What about the native citizen? How do restrictionist laws “uplift” her personality? They can’t because they are aimed at others. One’s moral standing is based on their action, not the action of others. Simply living in a nation that excludes others does nothing for one’s moral worth. To the contrary, the active approval of laws that degrade others decreases one’s moral standing. Supporting migration restrictions and deportations gives, in King’s words, the restrictionist a “false sense of superiority and the segregated a false sense of inferiority.”
King’s behavioral criteria implies that migration restrictions are unjust. If these laws are so wise and proper, then why do we not see border controls between the states of the Union? Or between different cities? If the restrictionist is truly concerned about the dangers of outsiders, why shouldn’t Northerners build a fence to keep Southerners out because of their different values? Should Catholics and Protestants dig a moat around Utah to stop Mormons from entering their territory? If the restrictionist is truly concerned about outsiders exploiting public assistance, why doesn’t New York City build a wall to prevent New Hampshire’s citizens from exploiting that state’s more generous government services? The fact that such walls do not exist, and the restrictionists do not ask for them, says to me that these laws can’t truly be just.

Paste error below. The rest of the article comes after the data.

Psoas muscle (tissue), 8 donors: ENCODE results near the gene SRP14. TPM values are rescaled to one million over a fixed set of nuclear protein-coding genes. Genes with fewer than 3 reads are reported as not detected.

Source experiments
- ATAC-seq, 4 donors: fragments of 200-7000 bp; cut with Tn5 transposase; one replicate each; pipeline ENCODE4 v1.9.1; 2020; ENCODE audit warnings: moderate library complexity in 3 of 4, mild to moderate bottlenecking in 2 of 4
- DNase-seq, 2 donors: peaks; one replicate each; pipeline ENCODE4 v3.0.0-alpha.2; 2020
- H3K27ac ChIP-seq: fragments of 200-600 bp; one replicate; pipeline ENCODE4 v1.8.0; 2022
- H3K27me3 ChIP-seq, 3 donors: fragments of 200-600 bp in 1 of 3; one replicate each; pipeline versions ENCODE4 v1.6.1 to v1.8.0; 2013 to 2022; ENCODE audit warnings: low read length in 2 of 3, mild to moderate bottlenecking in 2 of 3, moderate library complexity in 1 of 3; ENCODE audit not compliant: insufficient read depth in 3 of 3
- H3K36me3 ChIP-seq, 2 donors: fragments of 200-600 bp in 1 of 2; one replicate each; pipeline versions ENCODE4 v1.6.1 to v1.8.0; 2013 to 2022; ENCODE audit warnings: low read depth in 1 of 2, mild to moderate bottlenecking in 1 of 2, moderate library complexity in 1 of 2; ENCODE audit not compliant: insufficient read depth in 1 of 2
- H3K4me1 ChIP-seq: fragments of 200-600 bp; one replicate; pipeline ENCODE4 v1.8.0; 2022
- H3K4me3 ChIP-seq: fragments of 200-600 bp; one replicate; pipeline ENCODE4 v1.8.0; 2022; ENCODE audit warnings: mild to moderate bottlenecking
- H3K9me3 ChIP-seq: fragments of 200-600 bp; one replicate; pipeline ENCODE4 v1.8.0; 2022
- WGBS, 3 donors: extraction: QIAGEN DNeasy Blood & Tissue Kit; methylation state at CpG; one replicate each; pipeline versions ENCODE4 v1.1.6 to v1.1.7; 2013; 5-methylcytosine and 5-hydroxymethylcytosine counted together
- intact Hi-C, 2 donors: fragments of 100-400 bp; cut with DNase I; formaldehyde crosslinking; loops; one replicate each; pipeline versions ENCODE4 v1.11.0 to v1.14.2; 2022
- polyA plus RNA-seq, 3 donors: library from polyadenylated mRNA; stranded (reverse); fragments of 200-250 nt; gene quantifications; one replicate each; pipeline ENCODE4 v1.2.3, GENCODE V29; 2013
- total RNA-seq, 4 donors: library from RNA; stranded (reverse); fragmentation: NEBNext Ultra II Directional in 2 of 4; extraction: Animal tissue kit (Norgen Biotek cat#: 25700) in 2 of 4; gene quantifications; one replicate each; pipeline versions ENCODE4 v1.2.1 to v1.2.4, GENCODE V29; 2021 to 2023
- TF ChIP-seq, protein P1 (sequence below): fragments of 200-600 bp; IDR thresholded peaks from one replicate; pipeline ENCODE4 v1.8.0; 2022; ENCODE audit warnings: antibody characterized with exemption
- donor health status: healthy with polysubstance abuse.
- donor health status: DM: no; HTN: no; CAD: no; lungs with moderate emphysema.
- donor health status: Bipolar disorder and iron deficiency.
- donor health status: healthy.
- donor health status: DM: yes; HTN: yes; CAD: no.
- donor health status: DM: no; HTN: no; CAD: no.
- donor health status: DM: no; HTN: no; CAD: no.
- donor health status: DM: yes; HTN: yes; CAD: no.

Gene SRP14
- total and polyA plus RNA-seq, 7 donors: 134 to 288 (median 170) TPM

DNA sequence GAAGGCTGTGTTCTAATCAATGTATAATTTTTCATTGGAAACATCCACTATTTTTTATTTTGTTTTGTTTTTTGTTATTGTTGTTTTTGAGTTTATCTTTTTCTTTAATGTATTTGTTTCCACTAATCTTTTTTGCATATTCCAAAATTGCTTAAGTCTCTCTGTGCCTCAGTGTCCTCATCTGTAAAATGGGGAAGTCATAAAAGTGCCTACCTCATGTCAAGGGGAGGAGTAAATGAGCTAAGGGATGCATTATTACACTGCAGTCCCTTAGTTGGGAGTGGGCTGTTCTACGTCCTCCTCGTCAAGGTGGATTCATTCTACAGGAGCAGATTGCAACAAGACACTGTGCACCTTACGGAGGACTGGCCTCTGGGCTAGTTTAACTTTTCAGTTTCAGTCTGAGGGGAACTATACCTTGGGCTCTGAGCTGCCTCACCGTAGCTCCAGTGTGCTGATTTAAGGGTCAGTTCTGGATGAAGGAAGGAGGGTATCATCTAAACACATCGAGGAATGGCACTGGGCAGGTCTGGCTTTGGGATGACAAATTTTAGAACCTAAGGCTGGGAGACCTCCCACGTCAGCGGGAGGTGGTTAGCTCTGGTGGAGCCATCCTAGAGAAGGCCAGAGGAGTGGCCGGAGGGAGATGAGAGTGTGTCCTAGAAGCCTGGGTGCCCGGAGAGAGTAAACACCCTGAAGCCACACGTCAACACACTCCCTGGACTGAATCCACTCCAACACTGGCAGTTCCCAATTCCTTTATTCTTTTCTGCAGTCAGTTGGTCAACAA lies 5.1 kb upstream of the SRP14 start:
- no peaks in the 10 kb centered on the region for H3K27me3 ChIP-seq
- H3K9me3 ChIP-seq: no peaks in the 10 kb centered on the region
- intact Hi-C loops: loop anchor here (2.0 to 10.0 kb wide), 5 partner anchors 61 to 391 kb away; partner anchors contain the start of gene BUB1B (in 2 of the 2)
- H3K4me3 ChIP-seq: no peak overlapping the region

From the founding of the United States to the Chinese Exclusion Act of 1882, this nation had 106 years of free movement across its borders. Millions of Jews, Poles, Chinese, Mexican, German, and Russian people came to this shore, relieved that they could live their lives as they saw fit, free from deportation, exile, and murder. Since then, wave after wave of anti-immigration law has been passed by this nation’s citizens. It is time to recognize that these laws are unwise and unjust and have same moral standing as the laws of Jim Crow. They do not command respect or honor and should be seen for what they are: attempts to harass people who, by chance, were born in another nation. Ignore them at will.
This weekend, Slate published an article by Reihan Salam about Governor Rick Perry. Once considered a front runner, Perry quickly imploded in 2012 and is having trouble finding traction in the current primary. Why? As Reihan correctly notes, he has a record that indicates great political strength. On twitter, I offered the cheeky response: he once promoted legislation that allowed some undocumented Texans to receive financial aid from the University of Texas. Poison. Gabriel Rossman also notes that he “crashed and burned,” a reference to some poor campaigning. But still, he did manage to get the second most endorsements after Romney, which is usually a strong correlate of success as shown in the book The Party Decides.
I’d like to offer a deeper response which situates Perry within the broader evolution of national Republican politics and why he might have an even tougher time in 2016 than before. Let’s start with my master theory of national Republican politics as presented in the post Nixon’s Revenge. What you notice is that almost every single GOP Presidential ticket since 1952 has had someone from Nixon’s personal network – Nixon (1952, 1956, 1960, 1968, 1972), Dole (1976, 1996), Ford (1976), Bush (1980, 1984, 1988, 1992), and Cheney (2000, 2004). This network is what you might call the elite of the national security wing of the GOP, since they focus on foreign intervention.